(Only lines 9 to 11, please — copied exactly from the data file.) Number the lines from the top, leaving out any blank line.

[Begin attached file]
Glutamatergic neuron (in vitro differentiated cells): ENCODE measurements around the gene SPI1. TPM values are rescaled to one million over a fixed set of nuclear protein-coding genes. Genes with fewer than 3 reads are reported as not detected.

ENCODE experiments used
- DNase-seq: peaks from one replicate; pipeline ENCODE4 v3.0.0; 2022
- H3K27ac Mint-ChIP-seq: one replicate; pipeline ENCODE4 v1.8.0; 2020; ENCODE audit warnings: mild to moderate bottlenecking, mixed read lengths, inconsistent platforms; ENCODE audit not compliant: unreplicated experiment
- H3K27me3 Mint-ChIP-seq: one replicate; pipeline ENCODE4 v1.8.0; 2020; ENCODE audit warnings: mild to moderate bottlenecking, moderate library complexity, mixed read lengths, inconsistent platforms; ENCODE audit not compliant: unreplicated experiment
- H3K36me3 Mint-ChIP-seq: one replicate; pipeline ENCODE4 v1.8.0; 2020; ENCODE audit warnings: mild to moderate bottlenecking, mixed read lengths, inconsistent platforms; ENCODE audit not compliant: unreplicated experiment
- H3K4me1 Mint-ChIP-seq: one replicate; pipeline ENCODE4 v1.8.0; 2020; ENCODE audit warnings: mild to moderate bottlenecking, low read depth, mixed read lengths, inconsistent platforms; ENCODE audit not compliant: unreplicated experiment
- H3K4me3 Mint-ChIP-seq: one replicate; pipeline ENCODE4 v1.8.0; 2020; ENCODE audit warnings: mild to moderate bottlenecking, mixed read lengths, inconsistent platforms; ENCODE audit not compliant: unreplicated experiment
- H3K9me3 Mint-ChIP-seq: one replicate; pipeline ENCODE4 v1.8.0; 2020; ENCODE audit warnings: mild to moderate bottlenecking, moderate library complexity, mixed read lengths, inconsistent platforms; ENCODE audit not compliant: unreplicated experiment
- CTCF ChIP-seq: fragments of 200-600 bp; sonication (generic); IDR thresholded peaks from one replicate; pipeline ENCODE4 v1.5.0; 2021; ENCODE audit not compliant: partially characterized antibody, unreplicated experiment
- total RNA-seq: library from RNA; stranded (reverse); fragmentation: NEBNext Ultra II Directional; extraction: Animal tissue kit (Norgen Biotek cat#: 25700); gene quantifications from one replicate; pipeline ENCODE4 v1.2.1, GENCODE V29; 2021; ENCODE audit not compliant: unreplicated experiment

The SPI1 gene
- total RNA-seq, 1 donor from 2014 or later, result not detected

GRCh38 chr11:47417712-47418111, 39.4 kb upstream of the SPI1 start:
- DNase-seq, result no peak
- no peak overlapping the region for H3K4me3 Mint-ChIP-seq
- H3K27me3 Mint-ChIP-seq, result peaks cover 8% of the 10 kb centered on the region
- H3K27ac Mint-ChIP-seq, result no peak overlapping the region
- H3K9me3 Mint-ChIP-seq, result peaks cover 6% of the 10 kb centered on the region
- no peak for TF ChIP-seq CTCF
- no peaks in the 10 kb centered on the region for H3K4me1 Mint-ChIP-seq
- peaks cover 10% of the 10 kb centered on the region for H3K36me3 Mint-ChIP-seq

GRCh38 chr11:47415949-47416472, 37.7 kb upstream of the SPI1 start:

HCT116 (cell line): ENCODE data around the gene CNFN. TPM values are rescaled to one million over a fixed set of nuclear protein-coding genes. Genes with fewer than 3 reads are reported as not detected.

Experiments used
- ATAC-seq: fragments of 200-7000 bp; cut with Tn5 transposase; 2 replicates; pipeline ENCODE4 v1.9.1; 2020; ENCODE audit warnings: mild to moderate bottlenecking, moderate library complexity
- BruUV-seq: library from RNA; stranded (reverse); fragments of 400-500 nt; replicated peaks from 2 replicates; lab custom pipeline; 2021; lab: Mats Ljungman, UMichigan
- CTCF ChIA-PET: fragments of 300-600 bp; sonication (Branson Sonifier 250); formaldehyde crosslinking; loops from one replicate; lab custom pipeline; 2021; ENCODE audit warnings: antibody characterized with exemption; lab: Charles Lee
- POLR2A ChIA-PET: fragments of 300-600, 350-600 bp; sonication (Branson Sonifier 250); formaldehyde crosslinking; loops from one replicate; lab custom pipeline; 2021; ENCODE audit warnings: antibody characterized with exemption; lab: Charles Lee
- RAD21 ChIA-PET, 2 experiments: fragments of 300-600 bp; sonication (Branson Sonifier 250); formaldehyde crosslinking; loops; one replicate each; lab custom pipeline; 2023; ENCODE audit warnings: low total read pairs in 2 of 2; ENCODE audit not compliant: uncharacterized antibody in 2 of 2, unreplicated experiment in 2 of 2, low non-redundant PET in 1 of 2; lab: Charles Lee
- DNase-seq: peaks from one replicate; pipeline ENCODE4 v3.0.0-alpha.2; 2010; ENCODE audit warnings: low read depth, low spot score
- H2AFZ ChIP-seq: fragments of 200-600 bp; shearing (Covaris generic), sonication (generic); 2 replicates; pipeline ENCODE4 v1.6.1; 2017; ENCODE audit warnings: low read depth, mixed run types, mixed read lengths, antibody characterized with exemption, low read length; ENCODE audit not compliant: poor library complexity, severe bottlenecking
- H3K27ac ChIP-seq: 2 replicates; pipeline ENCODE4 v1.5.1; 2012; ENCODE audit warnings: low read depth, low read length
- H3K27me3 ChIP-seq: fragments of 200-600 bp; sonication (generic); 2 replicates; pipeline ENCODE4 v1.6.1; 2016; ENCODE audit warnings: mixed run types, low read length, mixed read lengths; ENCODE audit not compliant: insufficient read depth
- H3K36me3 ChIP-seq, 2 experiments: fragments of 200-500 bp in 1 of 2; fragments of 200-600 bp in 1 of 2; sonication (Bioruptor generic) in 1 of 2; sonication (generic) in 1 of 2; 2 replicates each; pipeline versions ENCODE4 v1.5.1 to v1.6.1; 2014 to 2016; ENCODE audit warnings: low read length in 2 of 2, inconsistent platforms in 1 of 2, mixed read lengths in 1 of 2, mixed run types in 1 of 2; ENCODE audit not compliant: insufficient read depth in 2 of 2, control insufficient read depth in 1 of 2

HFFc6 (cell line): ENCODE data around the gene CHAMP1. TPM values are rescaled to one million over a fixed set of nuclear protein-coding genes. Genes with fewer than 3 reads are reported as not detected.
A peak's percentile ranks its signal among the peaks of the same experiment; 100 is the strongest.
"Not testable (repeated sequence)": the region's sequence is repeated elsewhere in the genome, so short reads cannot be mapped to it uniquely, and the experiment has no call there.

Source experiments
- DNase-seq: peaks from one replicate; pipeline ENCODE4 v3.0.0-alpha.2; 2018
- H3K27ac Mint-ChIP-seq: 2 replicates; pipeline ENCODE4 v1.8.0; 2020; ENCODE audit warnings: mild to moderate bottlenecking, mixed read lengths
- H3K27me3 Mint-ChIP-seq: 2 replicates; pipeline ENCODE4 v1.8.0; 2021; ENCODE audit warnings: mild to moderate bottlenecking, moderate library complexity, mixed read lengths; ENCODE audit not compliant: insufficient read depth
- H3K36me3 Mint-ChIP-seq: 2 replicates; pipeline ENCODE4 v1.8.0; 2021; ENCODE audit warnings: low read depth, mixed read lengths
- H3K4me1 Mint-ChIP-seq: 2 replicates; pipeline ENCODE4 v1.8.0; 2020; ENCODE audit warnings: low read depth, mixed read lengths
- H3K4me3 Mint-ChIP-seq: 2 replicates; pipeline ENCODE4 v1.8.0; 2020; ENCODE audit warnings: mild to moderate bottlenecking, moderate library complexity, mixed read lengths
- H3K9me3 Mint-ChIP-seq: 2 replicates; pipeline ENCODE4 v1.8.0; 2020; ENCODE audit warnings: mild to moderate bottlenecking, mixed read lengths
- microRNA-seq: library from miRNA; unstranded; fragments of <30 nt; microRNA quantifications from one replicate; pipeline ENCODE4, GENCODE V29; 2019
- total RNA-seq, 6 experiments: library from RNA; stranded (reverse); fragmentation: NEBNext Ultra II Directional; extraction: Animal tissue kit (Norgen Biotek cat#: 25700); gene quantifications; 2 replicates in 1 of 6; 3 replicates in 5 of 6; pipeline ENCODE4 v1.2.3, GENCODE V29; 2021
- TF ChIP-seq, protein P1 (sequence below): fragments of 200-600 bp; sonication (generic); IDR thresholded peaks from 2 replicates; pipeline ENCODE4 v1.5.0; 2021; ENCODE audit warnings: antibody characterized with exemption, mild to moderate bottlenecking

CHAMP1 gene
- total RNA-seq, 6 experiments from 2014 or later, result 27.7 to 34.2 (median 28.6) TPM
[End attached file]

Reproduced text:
- H3K9me3 Mint-ChIP-seq: one replicate; pipeline ENCODE4 v1.8.0; 2020; ENCODE audit warnings: mild to moderate bottlenecking, moderate library complexity, mixed read lengths, inconsistent platforms; ENCODE audit not compliant: unreplicated experiment
- CTCF ChIP-seq: fragments of 200-600 bp; sonication (generic); IDR thresholded peaks from one replicate; pipeline ENCODE4 v1.5.0; 2021; ENCODE audit not compliant: partially characterized antibody, unreplicated experiment
- total RNA-seq: library from RNA; stranded (reverse); fragmentation: NEBNext Ultra II Directional; extraction: Animal tissue kit (Norgen Biotek cat#: 25700); gene quantifications from one replicate; pipeline ENCODE4 v1.2.1, GENCODE V29; 2021; ENCODE audit not compliant: unreplicated experiment